This week our top three summaries cover: Charter s.8 – Waiver of Others Reasonable Expectation of Privacy, Charter s.12 – Overturned Mandatory Victim Fine Surcharges, Inadmissible Hearsay Evidence, Unclear Jury Questions, and Defence Adjournments in a Jury Trial Prior to Opening Defence Case

R. v. Reeves (SCC)

[Dec 13/18] Charter s.8 – Reasonable Expectation of Privacy and Ability of Third Parties to Waive it – 2018 SCC 56 [Majority Reasons of Karakatsanis J. (Wagner C.J. and Abella, Gascon, Brown, Rowe and Martin JJ. concurring)]

AUTHOR’S NOTE: In this decision Justice Karakatsanis provides welcome clarity to the to the issue of how we determine whether someone has a reasonable expectation of privacy in information.  The determination is now clearly not dependent on the access of non-state or police personnel at all.  The fact that you share a computer or cell phone with another (non-police) person will not effect the existence of a reasonable expectation of privacy.  Other people’s access only becomes relevant at the 24(2) analysis of how much privacy is reasonable to expect in the information/place.  Further, the Court clearly reinforced the law in the area of waiver.  No one, including a spouse, can waiver another persons s.8 rights.  The police have no choice but to seek a warrant.

Pertinent Facts

The accused shared a home with a common-law spouse for 10 years. (para 6)

He was charged with a domestic assault and was given a no-contact order with an exception for written revocable consent. (para 6)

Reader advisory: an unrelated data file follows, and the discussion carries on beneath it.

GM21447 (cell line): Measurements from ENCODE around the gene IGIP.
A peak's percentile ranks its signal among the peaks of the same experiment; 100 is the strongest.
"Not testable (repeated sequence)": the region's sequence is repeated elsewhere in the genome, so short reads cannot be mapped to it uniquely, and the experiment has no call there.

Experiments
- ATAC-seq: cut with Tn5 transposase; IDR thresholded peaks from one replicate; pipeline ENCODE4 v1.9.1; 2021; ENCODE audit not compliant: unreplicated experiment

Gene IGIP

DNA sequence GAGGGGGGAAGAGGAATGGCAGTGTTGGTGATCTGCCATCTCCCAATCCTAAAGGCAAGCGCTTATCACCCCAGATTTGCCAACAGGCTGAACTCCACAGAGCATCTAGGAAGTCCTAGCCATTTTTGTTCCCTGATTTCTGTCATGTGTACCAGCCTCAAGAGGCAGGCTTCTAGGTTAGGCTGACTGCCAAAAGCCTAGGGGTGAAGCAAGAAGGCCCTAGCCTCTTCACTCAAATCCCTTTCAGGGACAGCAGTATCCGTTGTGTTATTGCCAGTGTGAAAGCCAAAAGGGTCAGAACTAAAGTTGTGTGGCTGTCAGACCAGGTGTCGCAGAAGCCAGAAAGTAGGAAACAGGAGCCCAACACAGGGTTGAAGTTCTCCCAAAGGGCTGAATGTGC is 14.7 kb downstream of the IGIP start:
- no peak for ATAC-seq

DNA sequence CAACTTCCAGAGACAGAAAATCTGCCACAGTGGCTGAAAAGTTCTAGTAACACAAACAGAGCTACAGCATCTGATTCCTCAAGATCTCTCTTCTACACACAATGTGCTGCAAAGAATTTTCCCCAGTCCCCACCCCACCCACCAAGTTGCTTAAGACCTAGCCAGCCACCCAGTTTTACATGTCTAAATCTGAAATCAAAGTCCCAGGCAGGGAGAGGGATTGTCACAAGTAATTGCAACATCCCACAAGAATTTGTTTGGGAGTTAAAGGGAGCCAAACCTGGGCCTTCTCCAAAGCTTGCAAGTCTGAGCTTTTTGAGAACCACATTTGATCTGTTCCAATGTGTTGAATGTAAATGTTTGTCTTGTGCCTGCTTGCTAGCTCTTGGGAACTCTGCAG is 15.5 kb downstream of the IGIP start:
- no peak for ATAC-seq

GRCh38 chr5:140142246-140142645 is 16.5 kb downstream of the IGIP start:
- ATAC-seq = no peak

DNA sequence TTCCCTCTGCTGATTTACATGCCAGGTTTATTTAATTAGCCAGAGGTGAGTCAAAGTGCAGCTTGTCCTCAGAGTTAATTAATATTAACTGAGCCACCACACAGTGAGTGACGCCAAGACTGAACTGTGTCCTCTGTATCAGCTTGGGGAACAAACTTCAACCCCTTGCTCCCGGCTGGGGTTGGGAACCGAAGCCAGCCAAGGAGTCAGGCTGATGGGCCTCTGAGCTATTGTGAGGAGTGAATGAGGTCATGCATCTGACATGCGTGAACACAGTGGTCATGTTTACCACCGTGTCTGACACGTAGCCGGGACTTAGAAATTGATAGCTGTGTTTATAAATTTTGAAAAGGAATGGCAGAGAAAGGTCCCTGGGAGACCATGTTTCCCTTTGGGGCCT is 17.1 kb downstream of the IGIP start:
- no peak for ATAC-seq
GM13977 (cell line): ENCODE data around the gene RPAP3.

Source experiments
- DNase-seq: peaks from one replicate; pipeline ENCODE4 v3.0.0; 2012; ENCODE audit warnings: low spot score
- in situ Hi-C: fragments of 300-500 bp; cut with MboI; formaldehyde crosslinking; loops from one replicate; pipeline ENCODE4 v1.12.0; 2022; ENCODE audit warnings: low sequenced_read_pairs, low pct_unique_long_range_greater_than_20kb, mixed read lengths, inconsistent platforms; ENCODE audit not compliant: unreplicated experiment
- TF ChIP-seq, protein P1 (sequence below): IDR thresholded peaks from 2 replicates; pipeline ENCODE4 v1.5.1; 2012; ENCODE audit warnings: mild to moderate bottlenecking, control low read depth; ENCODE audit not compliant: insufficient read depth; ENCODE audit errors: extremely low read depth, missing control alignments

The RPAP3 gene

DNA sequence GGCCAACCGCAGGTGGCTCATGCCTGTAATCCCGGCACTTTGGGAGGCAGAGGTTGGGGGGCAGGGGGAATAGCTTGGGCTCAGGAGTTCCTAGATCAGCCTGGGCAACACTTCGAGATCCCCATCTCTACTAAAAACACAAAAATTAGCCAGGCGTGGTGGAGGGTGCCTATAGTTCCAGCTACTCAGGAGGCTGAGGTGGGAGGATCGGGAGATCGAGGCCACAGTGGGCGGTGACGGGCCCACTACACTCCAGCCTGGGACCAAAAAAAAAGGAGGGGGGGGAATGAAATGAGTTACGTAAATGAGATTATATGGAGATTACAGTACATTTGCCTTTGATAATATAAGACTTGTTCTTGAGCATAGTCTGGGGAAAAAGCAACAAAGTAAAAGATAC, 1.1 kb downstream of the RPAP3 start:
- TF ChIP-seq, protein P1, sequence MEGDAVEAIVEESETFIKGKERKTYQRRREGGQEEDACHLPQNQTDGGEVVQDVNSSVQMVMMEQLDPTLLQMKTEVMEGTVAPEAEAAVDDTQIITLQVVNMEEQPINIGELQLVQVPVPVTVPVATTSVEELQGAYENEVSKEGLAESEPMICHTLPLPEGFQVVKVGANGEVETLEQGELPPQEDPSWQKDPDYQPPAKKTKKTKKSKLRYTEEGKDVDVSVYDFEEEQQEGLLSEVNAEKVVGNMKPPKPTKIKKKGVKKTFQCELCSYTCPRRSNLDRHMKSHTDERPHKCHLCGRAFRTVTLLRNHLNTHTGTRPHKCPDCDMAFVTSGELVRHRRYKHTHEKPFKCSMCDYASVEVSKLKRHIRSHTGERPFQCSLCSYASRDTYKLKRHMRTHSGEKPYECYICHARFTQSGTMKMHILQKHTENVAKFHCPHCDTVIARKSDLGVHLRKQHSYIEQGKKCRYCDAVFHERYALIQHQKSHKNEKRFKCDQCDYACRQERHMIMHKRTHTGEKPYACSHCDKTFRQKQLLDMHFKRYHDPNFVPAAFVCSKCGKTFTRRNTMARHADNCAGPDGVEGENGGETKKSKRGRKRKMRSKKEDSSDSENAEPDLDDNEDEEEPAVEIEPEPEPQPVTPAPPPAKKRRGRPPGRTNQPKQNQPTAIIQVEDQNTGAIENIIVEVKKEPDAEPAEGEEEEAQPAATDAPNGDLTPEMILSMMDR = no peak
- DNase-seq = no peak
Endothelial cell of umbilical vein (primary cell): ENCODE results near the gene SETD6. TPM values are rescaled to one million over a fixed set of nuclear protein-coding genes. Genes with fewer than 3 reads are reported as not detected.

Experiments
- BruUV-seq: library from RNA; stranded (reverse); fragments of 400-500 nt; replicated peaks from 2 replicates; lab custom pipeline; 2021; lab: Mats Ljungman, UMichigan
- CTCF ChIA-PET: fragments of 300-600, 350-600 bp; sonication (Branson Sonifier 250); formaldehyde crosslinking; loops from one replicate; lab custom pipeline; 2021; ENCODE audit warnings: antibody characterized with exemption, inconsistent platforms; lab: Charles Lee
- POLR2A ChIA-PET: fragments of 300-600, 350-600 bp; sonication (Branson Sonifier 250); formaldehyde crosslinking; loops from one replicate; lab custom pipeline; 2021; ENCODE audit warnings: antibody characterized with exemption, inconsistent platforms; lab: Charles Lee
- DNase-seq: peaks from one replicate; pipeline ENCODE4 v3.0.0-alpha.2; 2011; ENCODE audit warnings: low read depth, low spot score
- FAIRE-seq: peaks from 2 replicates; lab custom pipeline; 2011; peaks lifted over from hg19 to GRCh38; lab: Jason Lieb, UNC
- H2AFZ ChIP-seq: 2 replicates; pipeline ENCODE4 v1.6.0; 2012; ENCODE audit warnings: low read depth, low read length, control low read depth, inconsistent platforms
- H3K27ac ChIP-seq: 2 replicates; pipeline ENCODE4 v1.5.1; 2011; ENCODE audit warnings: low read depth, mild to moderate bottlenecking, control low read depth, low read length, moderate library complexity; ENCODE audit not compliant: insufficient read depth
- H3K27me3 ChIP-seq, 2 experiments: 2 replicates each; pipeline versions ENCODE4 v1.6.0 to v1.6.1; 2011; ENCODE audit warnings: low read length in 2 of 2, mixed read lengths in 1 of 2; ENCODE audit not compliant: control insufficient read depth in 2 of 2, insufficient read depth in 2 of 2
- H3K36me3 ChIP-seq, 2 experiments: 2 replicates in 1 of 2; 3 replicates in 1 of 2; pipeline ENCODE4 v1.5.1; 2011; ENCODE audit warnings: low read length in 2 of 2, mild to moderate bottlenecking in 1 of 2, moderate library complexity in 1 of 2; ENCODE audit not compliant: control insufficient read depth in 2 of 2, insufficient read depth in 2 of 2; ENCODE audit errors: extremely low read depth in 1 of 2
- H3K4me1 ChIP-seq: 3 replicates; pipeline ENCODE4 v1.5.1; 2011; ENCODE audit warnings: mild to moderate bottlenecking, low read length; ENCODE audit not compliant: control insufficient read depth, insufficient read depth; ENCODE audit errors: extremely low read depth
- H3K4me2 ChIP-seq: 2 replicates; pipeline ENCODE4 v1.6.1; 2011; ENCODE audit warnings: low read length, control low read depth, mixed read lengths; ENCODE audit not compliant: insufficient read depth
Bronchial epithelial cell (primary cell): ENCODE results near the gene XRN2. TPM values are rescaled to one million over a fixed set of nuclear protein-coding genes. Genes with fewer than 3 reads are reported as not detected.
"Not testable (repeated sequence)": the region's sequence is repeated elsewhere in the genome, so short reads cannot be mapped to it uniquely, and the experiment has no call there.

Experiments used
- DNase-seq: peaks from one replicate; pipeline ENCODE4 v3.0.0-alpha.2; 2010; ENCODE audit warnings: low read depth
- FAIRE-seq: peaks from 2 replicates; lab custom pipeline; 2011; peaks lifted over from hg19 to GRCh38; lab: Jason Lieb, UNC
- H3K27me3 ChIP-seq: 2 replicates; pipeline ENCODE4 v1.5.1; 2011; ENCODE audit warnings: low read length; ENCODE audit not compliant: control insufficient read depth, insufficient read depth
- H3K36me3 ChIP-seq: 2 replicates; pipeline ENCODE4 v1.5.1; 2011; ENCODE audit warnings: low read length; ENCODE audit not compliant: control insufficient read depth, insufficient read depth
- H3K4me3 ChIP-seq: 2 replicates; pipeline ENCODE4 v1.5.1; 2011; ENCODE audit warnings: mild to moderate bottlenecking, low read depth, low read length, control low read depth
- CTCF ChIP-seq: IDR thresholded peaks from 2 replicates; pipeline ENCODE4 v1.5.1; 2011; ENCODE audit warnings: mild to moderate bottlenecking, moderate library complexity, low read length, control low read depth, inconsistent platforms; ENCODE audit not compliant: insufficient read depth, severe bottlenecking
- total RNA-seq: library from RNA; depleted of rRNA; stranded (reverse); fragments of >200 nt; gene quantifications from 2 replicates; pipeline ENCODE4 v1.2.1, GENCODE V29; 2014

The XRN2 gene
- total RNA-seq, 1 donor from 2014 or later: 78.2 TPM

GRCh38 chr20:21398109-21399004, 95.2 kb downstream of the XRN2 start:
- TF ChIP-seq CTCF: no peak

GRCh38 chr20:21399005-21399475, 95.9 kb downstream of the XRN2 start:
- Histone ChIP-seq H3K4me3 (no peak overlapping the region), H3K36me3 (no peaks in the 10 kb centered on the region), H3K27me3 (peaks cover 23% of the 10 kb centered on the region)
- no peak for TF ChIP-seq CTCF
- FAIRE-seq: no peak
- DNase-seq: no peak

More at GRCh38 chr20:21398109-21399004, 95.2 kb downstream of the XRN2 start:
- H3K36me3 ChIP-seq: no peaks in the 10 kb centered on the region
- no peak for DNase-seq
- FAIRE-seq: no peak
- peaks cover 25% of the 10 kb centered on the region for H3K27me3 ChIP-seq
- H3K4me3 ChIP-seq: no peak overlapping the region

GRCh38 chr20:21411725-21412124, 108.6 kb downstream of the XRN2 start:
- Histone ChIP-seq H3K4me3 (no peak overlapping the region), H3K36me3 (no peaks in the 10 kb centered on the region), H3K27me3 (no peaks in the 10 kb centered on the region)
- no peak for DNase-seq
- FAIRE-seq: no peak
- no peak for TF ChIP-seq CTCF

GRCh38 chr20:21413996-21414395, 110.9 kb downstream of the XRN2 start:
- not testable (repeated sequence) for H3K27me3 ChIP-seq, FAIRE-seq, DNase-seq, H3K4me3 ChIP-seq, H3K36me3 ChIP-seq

In 2012, the common-law reported child pornography she found back in 2011, on the shared home computer and revoked her consent for the accused to come to the residence. (Para 6-7)

The common-law signed a consent for the police to take the computer from the house. (Para 7)

The attending officer did not believe he had reasonable ground for a warrant. (Para 7)

The police kept the computer for 4 months without filling our a report to justice as required by s.489.1 of the Code. (para 8)

The Court of Appeal determined there was no breach of s.8 because Reeve’s reasonable expectation of privacy in the common areas of the home and the shared computer was greatly diminished – it was reasonable for him to expect his common-law would be able to consent to the taking of the shared computer. (Para 10)

Reasonable Expectation of Privacy

Further, “the essence of a seizure under s. 8 is the taking of a thing from a person by a public authority without that person’s consent” (R. v. Dyment, [1988] 2 S.C.R. 417, at p. 431 (emphasis added)).” (Para 13)